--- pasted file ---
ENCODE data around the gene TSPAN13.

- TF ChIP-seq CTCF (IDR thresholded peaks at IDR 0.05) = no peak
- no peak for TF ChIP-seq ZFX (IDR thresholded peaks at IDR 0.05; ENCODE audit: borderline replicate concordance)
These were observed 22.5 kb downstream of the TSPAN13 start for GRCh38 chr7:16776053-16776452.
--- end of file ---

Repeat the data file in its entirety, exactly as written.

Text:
ENCODE data around the gene TSPAN13.

- TF ChIP-seq CTCF (IDR thresholded peaks at IDR 0.05) = no peak
- no peak for TF ChIP-seq ZFX (IDR thresholded peaks at IDR 0.05; ENCODE audit: borderline replicate concordance)
These were observed 22.5 kb downstream of the TSPAN13 start for GRCh38 chr7:16776053-16776452.